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place pitch and temporal pitch
Uwe Baumann wrote:
The ongoing discussion about temporal pitch emerged the statement
"There is no physiology of a "place pitch", and this concept should be
given up." by Martin Braun, which was supported by several others.
I saw these statements, and I said to myself...
"But don't I teach to my students that there is clear-cut evidence for
both, for place pitch and for temporal pitch?"
Evidence for place pitch: A sinusoid of 5 kHz elicits undoubtedly a
perception of pitch. There is no phase locking in mammals at that high
frequency, and as it is a sinusoid there is no envelope, so this can
only be place pitch.
Evidence for temporal pitch: A high-pass filtered low-pass masked
periodic click train (e.g. F0 = 125 Hz, Fc = 2000) elicits undoubtedly a
perception of pitch. There is no pattern anymore in the cochlea as the
remaining harmonics are unresolved, so this can only be temporal pitch.
Both these pitches suffer.
- The jnd for filtered click trains goes up from 0.5% to 2.5% (or 1.3%,
if you believe in our results, K&B 2001) as soon as Fc is high enough to
cut away all resolved harmonics. I don't know about studies of jnd for
high-frequency sinusoids. (Surely somebody on the list does.)
- The musicality of filtered click trains is existent, but weak (see
K&B, 2001). I don't know about studies of the musicality for HF
sinusoids, but I have often heard reports of musicians that it is
difficult to hear melodies with these stimuli. (Some report, however,
that it can be learned.) It is interesting to notice that the range of
pitches used in orchestras or any type of instrument usually stops at 4 kHz.
So in conclusion I usually state that the brain would exploit all cues
to pitch that offer themselves, and place as well as time are there so
they are used. And I conclude that pitch is best if the brain can
exploit both cues, as is usually the case with most natural signals. Is
there anything wrong with this view? Please tell me so urgently, as
thousands of students have already been exposed to this view, and more
thousands are to follow...
Let me add a note on modeling. Dick Lyon stated;
As far as I know, temporal models have succeeded
more than failed (that is, temporal models of
processing in and beyond the cochlea, not to be
confused with temporal processing of raw sound
waveforms). Spectral models, while widely used,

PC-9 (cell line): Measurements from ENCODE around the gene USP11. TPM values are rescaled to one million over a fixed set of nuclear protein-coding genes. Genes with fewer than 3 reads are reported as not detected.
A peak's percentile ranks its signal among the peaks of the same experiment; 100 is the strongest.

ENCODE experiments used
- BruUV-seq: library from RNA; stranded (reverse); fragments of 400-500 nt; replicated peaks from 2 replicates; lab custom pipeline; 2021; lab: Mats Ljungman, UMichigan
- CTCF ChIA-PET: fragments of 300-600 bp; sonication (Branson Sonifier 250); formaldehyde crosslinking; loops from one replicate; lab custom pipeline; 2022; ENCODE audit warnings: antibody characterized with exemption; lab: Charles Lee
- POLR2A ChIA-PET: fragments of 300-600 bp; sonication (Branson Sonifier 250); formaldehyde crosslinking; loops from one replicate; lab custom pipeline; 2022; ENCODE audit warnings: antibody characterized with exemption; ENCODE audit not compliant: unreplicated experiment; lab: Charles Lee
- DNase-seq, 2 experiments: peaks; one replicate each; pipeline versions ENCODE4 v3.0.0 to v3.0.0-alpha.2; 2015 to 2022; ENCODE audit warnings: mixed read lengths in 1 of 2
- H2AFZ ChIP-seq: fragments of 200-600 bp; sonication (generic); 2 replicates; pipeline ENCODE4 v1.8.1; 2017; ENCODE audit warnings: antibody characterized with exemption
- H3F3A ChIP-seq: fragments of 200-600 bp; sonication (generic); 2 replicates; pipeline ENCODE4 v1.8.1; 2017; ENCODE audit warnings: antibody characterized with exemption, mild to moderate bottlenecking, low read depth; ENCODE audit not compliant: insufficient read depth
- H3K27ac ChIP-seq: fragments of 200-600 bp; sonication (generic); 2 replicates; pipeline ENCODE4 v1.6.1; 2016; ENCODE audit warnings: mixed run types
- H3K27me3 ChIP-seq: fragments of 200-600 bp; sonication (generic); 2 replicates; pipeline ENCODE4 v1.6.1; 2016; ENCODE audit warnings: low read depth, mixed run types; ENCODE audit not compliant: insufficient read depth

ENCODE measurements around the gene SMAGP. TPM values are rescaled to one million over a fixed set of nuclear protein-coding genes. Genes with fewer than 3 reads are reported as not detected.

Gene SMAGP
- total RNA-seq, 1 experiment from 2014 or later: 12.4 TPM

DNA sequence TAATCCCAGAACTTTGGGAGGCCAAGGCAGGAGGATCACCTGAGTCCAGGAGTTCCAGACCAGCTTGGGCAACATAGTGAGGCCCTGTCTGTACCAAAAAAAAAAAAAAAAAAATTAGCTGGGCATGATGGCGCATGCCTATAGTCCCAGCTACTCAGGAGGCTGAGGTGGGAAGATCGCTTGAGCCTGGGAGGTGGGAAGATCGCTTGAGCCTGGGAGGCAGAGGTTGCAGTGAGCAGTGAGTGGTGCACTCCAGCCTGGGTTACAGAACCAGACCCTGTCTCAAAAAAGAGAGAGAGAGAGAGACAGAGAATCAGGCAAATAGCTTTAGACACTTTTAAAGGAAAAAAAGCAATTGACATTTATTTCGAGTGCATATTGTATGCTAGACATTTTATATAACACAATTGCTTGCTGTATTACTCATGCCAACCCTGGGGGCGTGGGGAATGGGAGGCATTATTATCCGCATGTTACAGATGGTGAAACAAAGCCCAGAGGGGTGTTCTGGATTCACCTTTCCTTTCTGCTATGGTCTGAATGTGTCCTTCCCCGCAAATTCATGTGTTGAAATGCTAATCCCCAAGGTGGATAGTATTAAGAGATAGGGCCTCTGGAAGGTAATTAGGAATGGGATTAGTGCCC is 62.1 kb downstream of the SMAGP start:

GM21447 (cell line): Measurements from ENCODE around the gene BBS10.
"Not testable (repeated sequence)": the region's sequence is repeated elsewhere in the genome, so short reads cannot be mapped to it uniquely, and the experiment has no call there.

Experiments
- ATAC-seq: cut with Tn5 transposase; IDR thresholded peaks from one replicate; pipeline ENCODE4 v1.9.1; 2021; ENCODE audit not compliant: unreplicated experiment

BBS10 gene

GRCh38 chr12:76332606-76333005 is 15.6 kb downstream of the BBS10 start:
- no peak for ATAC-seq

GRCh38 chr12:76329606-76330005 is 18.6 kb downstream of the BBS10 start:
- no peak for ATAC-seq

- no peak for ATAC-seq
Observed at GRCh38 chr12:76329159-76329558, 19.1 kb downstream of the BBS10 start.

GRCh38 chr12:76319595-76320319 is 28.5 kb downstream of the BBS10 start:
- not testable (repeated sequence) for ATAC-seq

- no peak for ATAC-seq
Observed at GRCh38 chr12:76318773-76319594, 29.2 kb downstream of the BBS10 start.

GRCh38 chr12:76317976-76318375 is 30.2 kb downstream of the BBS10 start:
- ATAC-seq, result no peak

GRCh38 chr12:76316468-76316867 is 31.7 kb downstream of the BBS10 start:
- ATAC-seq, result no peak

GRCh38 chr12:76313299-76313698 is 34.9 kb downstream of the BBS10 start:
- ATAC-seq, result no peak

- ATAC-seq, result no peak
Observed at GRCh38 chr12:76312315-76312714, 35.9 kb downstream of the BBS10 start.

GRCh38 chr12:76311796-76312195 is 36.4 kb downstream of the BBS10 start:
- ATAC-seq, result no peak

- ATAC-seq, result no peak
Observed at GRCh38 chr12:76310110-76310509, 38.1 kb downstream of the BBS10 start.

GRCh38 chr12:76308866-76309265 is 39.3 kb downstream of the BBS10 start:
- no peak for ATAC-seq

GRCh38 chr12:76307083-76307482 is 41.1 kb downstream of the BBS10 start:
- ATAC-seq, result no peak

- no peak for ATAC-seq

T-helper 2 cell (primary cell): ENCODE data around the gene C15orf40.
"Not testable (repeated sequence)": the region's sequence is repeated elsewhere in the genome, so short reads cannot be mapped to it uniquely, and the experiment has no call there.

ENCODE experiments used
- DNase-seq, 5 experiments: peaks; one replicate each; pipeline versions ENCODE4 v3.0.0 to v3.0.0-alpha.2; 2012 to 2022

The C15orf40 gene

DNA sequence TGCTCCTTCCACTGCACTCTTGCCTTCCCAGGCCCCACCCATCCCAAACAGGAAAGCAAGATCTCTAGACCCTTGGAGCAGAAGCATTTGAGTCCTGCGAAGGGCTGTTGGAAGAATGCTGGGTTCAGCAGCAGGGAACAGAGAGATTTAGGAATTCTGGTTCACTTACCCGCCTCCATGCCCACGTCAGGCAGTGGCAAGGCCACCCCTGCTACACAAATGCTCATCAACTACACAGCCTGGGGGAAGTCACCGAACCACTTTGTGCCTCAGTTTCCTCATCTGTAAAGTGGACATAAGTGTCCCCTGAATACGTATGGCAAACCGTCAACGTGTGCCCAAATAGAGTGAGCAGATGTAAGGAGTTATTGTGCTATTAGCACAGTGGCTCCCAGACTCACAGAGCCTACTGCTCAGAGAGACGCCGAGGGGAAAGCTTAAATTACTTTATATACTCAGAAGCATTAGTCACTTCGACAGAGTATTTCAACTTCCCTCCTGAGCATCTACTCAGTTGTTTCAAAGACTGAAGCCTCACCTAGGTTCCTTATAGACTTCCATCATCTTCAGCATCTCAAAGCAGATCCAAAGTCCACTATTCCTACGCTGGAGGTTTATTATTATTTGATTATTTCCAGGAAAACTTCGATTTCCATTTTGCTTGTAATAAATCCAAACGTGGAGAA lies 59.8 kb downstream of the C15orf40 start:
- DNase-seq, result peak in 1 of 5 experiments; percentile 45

often run into limitations that make them "fail".
"I'm trying to decide whether that comment is directed at me." In K&D
1998 (see below) we presented evidence against AC models based on AC of
the raw sound waveform. With our stimuli (filtered click trains) there
is not much difference between raw waveform and processed waveform, and
those difference that there are are not relevant to our findings. I urge
everybody how doubts this statement to pass our stimuli through his
preferred model of cochlear processing (the different choices one has
there discouraged us to do it ourselves, as surely somebody would have
said "But your cochlear model lacks XYZ") and to see whether he can
explain our results. To my knowledge, no temporal model ever succeeded
to explain our result. --- This is a dangerous situation. Modelers
just like to see their models succeed, and they don't jump voluntarily
on paradigms where they sense a certain risk that their model could
fail. The situation is quite similar to that some decades ago: Place
models were the models of choice, and those who demonstrated that they
"succeeded more than failed" would simply use stimuli that worked well
with their model. My idea of science is different: One simply has to
look for supporting as well as for non-supporting evidence, and one has
to try to learn from both.
I am not going to say that AC models are "wrong". All models are "wrong"
in that they make simplifying assumptions. The Ising model of
ferromagnetism (and the equivalent lattice model of van der Waals gases)
are very rude cartoons of reality, but they do a good job to explain
phase transitions. However, it is wise to find out (and remember) the
limitations of a model. Nobody would assume a Hopfield model to explain
the complex wealth of phenomena in human memory. E.g., our ability to
remember sequences of patterns clearly rules out symmetrical
connections. Nobody would expect an AC model to explain all phenomena in
pitch perception. E.g., our difficulty to hear second-order
periodicities clearly rules out all-order statistics. But both, Hopfield
and AC, have deserved their place in history and are still useful for
studying phenomena were [sequences of patterns / higher-order
periodicities] don't play a role.
Kaernbach, C., Bering, C. (2001). Exploring the temporal mechanism
involved in the pitch of unresolved harmonics, Journal of the Acoustical
Society of America 110, 1039-1048.
Kaernbach, C., Demany, L. (1998). Psychophysical evidence against the
autocorrelation theory of auditory temporal processing, Journal of the
Acoustical Society of America 104, 2298-2306.